It should be mentioned that Putin himself attributes great importance to tightening Russia's partnership with China in an attempt to ensure strategic economic support for a possible escalation in the conflict with the United States. In this context, the Russian President has paid an unusual visit to China for the opening of the Winter Olympic Games. The joint statement issued by the two countries' leaders reflected shared interests against the United States and expressed mutual support against what they perceive as Washington's growing interference in their "backyard".
Be that as it may, and since a gun that appears in the first act must be fired in the third, it seems that, in the absence of a substantial change in either party's position, Russian use of force in the Ukraine is a matter of time. Putin, who views himself as the follower of the great Russian czars will not be able to afford ending the crisis without some tangible accomplishment or commitment that the Ukraine would not be joining NATO in the foreseeable future, for a combination of strategic, security and personal considerations. On the strategic security level, NATO's continued eastward expansion is "a matter of life and death" for Russia, as Russian spokespersons have often explained, for the Ukraine forms the last line of defense. On the personal level, having reiterated time and again that the Ukraine is a "red line", Putin's personal prestige is now being put to the test, and he certainly remembers well the damage caused to President Obama's public image after he avoided war in Syria despite having stated that the use of chemical weapons was where he drew the line.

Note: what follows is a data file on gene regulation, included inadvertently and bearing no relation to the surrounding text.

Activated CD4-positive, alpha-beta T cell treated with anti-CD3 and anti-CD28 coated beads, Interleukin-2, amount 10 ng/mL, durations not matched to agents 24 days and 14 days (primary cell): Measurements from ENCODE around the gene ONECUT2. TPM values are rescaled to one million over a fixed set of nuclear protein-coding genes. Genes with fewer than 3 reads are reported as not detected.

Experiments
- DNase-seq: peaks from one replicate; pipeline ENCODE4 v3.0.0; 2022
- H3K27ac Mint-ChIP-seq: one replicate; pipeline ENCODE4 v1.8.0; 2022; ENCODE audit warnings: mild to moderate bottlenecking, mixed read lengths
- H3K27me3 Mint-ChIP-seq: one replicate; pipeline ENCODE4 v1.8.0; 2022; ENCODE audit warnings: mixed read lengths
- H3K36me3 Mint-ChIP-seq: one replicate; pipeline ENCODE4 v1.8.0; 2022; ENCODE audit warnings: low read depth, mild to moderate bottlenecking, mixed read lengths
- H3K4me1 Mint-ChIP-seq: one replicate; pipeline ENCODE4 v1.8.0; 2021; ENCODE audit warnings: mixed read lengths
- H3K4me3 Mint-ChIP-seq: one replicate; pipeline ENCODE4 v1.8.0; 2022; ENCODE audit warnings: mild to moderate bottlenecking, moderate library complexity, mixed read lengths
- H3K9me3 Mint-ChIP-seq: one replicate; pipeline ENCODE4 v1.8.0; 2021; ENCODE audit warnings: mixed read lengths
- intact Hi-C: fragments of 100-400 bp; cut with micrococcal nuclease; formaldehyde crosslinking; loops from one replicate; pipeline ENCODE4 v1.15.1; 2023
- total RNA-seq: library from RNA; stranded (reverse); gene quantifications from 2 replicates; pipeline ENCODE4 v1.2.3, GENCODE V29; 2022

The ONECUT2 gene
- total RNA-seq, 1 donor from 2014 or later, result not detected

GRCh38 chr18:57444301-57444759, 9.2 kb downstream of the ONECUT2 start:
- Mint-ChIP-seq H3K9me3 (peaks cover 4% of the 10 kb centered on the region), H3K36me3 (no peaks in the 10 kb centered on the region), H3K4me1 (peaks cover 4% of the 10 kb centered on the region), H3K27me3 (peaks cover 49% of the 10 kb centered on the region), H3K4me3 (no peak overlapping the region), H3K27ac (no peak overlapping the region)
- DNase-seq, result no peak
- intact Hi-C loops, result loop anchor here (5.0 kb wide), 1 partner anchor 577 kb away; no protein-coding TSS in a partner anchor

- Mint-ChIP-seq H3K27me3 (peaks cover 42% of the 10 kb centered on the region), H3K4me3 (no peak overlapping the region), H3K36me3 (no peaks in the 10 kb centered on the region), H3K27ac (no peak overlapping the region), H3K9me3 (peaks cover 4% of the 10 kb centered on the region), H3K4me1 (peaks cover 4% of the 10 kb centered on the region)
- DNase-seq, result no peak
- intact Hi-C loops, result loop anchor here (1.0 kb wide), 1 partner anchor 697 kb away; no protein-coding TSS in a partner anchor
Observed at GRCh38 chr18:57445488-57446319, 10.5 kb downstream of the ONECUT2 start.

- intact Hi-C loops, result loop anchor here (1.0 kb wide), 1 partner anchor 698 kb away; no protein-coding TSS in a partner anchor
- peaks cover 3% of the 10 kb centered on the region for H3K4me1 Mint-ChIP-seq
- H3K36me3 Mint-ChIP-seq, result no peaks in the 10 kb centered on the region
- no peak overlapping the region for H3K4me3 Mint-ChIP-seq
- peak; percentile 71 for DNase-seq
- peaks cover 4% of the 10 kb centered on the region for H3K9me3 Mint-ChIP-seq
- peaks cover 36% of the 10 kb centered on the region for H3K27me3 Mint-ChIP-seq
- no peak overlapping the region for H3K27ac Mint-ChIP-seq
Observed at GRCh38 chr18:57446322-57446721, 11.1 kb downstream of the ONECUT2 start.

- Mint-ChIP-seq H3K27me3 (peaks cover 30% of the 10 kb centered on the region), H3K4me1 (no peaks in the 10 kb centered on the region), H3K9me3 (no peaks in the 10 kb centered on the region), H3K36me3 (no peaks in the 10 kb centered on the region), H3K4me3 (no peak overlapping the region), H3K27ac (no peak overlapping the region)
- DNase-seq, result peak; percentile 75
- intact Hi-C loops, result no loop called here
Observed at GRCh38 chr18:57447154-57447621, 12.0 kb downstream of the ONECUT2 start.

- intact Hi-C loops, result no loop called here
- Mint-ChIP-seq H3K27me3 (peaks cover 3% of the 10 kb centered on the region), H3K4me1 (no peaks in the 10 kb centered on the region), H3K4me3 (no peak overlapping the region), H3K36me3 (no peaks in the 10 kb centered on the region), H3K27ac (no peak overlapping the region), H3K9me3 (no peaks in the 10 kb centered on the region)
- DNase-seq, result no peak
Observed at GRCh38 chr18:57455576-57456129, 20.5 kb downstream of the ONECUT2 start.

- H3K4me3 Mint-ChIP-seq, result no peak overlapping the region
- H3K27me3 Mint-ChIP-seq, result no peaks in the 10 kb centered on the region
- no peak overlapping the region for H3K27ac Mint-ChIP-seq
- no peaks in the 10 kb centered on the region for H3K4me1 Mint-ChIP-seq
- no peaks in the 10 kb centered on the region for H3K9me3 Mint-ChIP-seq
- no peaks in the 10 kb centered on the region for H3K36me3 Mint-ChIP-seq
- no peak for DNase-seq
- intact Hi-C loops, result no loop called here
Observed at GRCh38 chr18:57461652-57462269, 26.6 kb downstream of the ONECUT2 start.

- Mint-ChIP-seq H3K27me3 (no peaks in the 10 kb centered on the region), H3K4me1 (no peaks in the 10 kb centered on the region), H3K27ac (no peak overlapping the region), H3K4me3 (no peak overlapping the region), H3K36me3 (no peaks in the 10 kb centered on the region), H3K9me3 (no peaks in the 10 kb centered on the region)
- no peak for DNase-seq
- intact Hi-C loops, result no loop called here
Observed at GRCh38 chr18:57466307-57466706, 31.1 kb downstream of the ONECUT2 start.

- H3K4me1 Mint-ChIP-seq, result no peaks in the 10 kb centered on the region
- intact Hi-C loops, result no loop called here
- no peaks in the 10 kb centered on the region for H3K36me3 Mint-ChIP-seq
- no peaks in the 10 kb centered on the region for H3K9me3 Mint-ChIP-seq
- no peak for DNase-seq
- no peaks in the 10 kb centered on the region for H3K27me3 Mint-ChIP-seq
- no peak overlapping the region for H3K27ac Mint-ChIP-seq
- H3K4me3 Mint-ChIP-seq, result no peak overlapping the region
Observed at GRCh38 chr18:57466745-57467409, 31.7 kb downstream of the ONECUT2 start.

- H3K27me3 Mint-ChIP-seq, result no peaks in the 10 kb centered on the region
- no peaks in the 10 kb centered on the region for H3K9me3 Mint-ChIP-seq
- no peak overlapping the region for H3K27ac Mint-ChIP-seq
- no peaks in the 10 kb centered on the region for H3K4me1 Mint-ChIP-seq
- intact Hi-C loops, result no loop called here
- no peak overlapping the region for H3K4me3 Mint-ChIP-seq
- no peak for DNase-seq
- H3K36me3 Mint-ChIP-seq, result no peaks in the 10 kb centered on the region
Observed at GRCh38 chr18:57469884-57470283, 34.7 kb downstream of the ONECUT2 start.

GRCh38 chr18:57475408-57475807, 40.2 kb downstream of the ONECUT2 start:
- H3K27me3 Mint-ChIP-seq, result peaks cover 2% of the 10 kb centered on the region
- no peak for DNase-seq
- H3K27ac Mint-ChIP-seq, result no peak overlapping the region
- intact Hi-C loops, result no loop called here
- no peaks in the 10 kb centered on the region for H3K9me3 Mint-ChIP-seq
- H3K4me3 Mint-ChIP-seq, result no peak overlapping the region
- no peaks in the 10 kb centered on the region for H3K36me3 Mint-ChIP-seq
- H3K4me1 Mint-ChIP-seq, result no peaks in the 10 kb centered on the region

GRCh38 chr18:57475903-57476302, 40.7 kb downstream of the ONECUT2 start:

Implications for Israel
The Russian military maneuver, and severe economic sanctions subsequently imposed by the United States, would have far-reaching implications for the balance of power in the great powers' game of chess. Such developments could drag Europe into a security and economic whirlwind of instability that would be manifest in a rise in energy prices, and an additional leap in already-soaring inflation. It could also influence the stability in the Middle-East.
The crisis in the Ukraine and the axis between Russia and China would probably demonstrate to the US the importance of the Middle-East for various reasons (geo-strategic location, energy, cruise routes and more). On the other hand, an escalation in the crisis could project on the U.S image of weakness vis-à-vis Putin's forceful attitude in such a manner as to impact the conduct of various actors in the region. This could add to Iran's self-confidence, leading it to adopt a more stringent position during the nuclear talks, and challenge American interests in the region, under the assumption that the United States would prefer to avoid opening up another front, and escalating its relations with Tehran at this time, as they are explosive as it is.
Russia is likely to try to take advantage of the new opportunities to deepen its security ties with countries in the region, particularly Iran, while expressing its willingness to sell advanced weapon systems. Such a development could accelerate a regional arms race that would undermine Israel's qualitative military edge (QME).
This explosive state of affairs requires Israel to adopt a cautious policy and tread carefully in order to avoid chipping its strategic relationship with the United States, while maintaining its crucial coordination with Russia on its core issues in the region (Syria, Iran). At the same time, opportunities for deepening collaborations with the Sunni states in the region should also be explored.
Authored by Dr. Shay Har-Zvi, a senior researcher at the Institute for Policy and Strategy (IPS), Reichman University.